Could crime prediction software force patterns of crime to continue as they have in the past?

(written by lawrence krubner, however indented passages are often quotes). You can contact lawrence at: lawrence@krubner.com

If a town starts off, years ago, policing an area heavily because that area is black, and therefore many incidents in that area are formally reported, and then software is used to look for patterns of reports, and the software highlights the black areas, then we are using software to legitimate the over-policing of certain neighborhoods.

Very interesting article:

The fact that we even call these systems “predictive” is itself a telling sign of excessive confidence in the systems. The systems really make general forecasts, not specific predictions. A more responsible term — and one more accurately evocative of the uncertainty inherent in these systems, would be “forecasting.”

The systems we found also appear not to track details about enforcement practices or community needs, which means that departments are missing potentially powerful opportunities to assess their performance more holistically and to avoid problems within their ranks.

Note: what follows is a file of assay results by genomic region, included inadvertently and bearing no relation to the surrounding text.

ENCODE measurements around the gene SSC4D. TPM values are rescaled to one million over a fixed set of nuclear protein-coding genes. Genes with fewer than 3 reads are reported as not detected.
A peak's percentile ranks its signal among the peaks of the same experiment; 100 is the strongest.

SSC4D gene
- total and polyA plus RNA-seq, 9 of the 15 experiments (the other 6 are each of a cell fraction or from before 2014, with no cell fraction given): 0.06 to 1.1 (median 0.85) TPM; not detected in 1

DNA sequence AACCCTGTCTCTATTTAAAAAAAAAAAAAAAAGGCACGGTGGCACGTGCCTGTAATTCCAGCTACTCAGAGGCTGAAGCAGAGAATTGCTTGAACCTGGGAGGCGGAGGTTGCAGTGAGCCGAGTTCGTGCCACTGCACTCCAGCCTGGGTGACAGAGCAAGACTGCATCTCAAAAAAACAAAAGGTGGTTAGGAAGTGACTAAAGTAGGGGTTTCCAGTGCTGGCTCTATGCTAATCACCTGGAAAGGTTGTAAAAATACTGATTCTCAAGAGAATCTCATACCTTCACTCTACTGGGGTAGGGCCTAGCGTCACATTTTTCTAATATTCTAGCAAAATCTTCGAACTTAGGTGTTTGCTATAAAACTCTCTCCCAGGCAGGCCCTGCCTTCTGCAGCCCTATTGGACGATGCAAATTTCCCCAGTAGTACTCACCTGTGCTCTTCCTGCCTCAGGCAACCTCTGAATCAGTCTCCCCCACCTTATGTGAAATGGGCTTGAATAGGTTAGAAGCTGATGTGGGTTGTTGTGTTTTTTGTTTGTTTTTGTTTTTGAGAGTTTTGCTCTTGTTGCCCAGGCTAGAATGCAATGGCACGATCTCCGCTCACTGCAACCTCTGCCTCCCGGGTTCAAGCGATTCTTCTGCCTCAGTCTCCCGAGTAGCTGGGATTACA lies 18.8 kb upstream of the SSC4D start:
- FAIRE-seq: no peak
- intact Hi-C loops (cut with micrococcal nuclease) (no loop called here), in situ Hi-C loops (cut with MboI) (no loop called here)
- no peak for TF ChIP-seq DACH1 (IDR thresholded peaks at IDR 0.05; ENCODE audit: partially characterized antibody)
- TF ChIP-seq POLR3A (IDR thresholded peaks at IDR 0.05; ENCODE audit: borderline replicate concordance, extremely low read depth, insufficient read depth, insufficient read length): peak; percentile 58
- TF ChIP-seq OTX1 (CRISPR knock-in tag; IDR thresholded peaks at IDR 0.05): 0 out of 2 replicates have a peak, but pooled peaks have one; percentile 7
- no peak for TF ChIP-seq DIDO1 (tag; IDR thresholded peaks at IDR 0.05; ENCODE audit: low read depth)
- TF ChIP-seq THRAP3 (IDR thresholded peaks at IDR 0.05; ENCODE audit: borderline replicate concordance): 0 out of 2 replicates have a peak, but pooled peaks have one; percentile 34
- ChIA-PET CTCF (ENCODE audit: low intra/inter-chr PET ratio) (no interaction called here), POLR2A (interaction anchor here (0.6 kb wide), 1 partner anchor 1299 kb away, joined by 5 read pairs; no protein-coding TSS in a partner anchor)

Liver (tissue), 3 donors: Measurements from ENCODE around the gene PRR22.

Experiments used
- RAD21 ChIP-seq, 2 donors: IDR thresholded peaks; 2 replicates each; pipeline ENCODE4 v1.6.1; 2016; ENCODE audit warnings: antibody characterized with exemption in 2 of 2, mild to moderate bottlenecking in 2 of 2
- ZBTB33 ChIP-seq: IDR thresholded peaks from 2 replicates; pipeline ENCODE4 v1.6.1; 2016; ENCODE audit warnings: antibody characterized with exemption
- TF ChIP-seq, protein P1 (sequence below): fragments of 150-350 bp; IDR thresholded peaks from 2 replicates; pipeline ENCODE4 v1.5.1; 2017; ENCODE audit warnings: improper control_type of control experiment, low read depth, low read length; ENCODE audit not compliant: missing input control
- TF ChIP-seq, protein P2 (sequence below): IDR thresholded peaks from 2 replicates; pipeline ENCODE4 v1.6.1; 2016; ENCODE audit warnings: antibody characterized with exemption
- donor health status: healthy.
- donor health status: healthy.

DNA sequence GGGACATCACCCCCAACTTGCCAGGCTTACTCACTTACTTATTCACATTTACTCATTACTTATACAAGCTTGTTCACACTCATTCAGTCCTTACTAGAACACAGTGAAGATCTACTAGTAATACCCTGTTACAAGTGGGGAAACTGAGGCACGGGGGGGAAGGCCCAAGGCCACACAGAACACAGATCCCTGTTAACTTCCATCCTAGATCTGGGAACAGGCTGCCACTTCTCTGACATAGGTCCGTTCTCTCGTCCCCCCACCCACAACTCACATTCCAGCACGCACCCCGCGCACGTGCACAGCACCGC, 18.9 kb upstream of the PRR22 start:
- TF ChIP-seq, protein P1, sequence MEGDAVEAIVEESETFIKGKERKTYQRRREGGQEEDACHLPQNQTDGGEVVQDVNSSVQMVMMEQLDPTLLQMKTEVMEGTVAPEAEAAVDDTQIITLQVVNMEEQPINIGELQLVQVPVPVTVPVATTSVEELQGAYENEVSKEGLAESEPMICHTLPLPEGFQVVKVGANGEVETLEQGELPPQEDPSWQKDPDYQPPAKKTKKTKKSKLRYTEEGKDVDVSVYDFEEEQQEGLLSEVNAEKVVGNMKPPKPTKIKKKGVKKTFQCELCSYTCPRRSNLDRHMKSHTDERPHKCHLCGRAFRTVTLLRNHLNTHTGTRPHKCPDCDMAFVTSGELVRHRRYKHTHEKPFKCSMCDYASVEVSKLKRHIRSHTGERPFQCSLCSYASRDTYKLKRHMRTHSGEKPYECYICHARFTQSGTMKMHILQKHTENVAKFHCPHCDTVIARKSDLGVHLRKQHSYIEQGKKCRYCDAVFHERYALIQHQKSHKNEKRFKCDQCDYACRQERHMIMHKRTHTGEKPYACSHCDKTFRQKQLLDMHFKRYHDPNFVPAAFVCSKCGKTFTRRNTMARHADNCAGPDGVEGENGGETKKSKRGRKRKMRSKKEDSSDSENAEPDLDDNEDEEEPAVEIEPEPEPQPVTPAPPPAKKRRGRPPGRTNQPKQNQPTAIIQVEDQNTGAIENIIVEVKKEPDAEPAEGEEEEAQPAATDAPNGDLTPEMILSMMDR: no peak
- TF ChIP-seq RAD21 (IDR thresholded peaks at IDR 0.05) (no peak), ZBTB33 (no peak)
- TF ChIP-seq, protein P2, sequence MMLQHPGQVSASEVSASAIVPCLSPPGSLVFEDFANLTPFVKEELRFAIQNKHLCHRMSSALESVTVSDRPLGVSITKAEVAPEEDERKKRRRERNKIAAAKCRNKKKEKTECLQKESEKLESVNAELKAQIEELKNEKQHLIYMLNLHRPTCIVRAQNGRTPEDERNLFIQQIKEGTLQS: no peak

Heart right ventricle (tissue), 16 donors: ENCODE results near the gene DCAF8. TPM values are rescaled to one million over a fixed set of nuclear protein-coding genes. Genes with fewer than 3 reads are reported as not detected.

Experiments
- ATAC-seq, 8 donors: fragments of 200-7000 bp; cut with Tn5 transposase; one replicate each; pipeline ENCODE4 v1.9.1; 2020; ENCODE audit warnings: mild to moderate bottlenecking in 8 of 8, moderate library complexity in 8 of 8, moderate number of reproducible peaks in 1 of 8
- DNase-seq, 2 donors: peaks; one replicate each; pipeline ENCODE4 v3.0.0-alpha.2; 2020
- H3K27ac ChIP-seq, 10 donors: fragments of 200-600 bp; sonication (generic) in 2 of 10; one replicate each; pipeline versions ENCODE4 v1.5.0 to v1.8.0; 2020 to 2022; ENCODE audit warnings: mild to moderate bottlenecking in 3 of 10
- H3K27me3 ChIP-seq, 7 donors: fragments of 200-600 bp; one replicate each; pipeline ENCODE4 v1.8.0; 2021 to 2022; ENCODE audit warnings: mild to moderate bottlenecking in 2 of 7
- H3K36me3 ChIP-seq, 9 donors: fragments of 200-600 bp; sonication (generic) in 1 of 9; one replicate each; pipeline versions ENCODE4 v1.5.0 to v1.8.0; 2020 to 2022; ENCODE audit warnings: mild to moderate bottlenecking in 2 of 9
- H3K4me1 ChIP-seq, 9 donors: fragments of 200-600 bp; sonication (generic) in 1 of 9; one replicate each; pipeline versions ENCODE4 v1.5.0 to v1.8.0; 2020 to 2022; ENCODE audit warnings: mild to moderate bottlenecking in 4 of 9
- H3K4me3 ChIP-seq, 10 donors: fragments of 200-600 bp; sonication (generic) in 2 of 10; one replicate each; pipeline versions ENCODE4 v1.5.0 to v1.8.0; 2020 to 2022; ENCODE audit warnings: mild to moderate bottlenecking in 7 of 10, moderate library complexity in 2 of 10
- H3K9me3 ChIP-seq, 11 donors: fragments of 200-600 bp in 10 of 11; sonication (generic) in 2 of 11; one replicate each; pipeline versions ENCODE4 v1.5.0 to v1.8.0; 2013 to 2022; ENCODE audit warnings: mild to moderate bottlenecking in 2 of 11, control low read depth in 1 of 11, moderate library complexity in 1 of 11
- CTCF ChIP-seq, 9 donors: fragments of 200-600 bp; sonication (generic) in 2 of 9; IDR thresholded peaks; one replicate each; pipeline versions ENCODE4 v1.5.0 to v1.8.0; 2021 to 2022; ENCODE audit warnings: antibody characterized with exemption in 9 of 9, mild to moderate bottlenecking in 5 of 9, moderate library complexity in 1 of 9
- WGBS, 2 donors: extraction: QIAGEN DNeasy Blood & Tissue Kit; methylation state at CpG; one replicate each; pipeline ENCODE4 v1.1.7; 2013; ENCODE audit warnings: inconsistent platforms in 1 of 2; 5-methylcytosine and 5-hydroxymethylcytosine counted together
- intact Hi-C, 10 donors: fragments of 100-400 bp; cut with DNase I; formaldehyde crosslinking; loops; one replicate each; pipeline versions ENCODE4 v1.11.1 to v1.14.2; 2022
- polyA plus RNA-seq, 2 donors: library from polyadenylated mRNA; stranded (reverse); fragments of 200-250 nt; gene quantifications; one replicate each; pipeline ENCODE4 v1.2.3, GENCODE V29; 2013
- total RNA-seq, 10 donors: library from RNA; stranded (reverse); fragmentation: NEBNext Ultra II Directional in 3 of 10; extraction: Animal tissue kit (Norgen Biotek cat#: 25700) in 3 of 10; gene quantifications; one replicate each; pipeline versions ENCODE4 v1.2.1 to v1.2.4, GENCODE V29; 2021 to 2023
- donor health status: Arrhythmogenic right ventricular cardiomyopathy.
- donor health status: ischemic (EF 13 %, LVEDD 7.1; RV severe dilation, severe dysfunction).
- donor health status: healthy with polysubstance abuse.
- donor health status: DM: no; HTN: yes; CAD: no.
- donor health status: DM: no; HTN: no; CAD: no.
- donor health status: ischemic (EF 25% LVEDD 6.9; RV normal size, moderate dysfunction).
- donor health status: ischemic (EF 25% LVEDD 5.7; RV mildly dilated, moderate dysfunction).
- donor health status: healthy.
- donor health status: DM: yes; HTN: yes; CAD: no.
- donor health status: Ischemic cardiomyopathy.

In an overwhelming majority of cases, departments operate predictive systems with no apparent governing policies, and open public discussion about the adoption of these systems seems to be the exception to the rule. Though federal and state grant money has helped fuel the adoption of these systems, that money comes with few real strings in terms of transparency, accountability, and meaningfully involving the public.

In our survey of the nation’s 50 largest police forces, we found that at least 20 of them have used a predictive policing system, with at least an additional 11 actively exploring options to do so. Yet some sources indicate that 150 or more departments may be moving toward these systems with pilots, tests, or new deployments.

Our study finds a number of key risks in predictive policing, and a trend of rapid, poorly informed adoption in which those risks are often not considered. We believe that conscientious application of data has the potential to improve police practices in the future. But we found little evidence that today’s systems live up to their claims, and significant reason to fear that they may reinforce disproportionate and discriminatory policing practices.

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